The Torch-Bearers , written by George Kelly and adapted and directed by WTF favorite Dylan Baker, stars Becky Ann Baker, Yusef Bulos, John Doherty, Katie Finneran, Philip Goodwin, Jessica Hecht, Edward Herrmann, Andrea Martin, Lizbeth Mackay, Katherine McGrath, John Rubinstein and James Waterston. This side-splitting 1920s farce follows a troupe of amateur actors as they rehearse and perform a show-stopping new play—or try to with all their might. Their stage is riddled with comedic drama, suspense, and good old-fashioned witty mayhem. The Torch-Bearers runs through August 9th only!

Greylock Theatre Project Performs Tonight
Catch the Greylock Theatre Project One on Ones at 5:00 or 8:00pm in Goodrich Hall
An equity actor and a member of the non-equity company perform a ten-minute play with one of the kids!

Fridays @ 3 this week is Samuel J. and K. by Mat Smart
directed by Justin Waldman
July 31 @ 3pm in the Peresky Center

Samuel J. surprises his adopted brother, Samuel K., with a trip back to his birth country of Cameroon for college graduation—but Samuel K. has no desire to face a place and a past that abandoned him. Samuel J. and K. challenges the traditional definitions of family and asks if a place we’ve only imagined can become home overnight.

Cabaret 2 performs this weekend
July 31st, August 1st and 2nd @ 11pm in Goodrich Hall

Directing Assistant, Adam Knight Presents Chopin’s Preludes by Mat Smart
August 1st @ 11pm in the Directing Studio
With Lauren Blumenfeld, Francesca Choy-Kee, and Adam Lerman
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Friday, July 24, 2009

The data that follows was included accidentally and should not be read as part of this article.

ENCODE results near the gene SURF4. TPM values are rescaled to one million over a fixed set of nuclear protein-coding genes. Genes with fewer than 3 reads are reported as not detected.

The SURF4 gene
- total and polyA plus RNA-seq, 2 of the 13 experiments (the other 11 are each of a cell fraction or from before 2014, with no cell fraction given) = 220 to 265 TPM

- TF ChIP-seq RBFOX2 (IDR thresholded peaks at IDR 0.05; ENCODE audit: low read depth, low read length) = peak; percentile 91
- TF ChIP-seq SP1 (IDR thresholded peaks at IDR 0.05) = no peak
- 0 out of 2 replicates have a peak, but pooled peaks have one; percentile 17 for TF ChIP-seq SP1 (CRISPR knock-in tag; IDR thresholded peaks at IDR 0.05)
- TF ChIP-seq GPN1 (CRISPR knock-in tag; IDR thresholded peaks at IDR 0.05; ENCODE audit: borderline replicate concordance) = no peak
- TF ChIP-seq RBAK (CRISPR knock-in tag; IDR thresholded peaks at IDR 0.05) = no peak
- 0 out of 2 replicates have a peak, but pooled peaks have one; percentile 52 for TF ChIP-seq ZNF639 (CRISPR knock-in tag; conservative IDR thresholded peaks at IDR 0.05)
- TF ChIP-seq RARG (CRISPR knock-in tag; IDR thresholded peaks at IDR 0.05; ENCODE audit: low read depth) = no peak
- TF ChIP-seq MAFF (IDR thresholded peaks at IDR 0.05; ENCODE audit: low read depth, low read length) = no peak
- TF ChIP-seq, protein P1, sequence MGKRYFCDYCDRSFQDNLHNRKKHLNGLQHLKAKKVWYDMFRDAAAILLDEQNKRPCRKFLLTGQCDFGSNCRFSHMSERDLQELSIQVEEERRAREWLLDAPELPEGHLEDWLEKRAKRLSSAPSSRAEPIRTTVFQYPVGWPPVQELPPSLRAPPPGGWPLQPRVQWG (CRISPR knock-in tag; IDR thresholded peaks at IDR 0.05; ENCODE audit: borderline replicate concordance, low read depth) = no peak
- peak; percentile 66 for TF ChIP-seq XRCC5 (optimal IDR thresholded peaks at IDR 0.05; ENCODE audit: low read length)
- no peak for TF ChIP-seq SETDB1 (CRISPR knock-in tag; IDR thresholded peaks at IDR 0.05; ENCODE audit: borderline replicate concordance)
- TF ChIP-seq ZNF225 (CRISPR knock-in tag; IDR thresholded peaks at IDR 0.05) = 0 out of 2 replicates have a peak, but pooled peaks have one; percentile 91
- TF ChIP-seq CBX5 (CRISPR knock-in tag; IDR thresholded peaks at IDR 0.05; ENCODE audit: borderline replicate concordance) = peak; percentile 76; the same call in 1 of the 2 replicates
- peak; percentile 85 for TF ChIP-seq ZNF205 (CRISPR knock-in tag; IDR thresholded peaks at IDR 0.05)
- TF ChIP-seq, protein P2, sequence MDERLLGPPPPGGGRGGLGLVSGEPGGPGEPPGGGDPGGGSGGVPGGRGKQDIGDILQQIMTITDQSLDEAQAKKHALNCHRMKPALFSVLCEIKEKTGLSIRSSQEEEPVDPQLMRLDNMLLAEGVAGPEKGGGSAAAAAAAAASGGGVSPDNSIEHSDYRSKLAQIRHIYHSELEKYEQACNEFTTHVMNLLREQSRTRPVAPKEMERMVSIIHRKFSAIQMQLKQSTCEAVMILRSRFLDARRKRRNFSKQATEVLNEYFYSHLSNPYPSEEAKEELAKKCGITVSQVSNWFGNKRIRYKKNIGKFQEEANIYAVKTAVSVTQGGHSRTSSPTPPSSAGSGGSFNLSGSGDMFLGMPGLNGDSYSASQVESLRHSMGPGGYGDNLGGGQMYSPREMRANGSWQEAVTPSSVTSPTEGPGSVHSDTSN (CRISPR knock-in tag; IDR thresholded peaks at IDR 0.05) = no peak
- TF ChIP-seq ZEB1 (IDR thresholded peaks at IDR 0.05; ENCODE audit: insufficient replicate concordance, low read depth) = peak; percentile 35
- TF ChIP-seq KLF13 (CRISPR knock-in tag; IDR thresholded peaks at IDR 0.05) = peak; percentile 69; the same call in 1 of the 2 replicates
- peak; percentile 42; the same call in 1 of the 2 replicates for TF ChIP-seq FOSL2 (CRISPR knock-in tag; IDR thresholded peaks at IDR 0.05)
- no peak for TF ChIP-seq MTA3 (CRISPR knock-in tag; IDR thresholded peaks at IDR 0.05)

THUNDER Opening Night Party!

Thanks to Mezze Bistro + Bar for a terrific opening night party following the World Premiere performance of WHAT IS THE CAUSE OF THUNDER?

[photos] © Sam Hough for WTF ’09
[pictured] (1) Betty Gilpin, Wendie Malick; (2) Betty Gilpin, Annie Parisse; (3) Noah Haidle, Jessica Collins; (4) James Waterston, Justin Waldman; (5) Matthew Strother, Wendie Malick; (6) Ben Walker, Mamie Gummer, Steve Lawson; (7) Leonard Waldman, Wendie Malick, Justin Waldman; (8) Eric Kerns, Kevin O'Rourke, Brian Stevens; (9) James Waterston, Wendie Malick, Kris Kukul; (10) Irene Sofia Lucio, Amanda Charlton, Christopher Diamond; (11) Steve Lawson, James Waterston, Margaret McComish, Magnus Bernhardsson, Tracy Finnegan; (12) Paul Sparks, Annie Parisse, Paul J. Smith; (13) Eric Kerns, Molly Kerns. (14) Wendie Malick, Frances Ines Rodriguez; (15) Tara Traeder, Justin Waldman; (16) Becca Euliss, Reed Wilkerson; (17) Kevin Sullivan, Joe Finnegan, Steve Lawson; (18) Kris Kukul, Daniel Hartley, Gayle Rankin; (19) John Doherty, Dominic Spillane, Ashton Heyl; (20) Stephen Kunken, Paul J. Smith; (21) Kizzie Autumn Martin, Leo A. Martin, IV, Jeannette Lee Porter; (22) Justin Waldman, Deborah Waldman, Leonard Waldman, Tara Traeder; (23) Sarah Slight, Matthew Meier
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Sunday, August 2 at 7:00pm, WTF presents a staged reading of Blanche and Beyond Adapted and Directed by Steve Lawson with Richard Thomas

Blanche and Beyond is the sequel to A Distant Country Called Youth (WFF, 2002), which Lawson adapted from the early letters of Tennessee Williams. Whereas Distant Country portrayed a young man battling the odds to become a writer, Blanche focuses on the playwright trying to hold on to what he's achieved as he faces the seismic shock of international fame.

During the course of the play which spans the years 1945 to 1957, the actor moves between three sites - New York, the South, and Abroad - as he corresponds with the likes of Elia Kazan, Gore Vidal, Carson McCullers as well as agents, friends, and lovers.

Both pieces premiered at Manhattan Theatre Club and have been published by Samuel French. Tennessee Williams was in residence at WTF twice - in 1979 for Camino Real and in 1982 for the epic two-night Tennessee Williams: A Celebration, which Lawson helped create.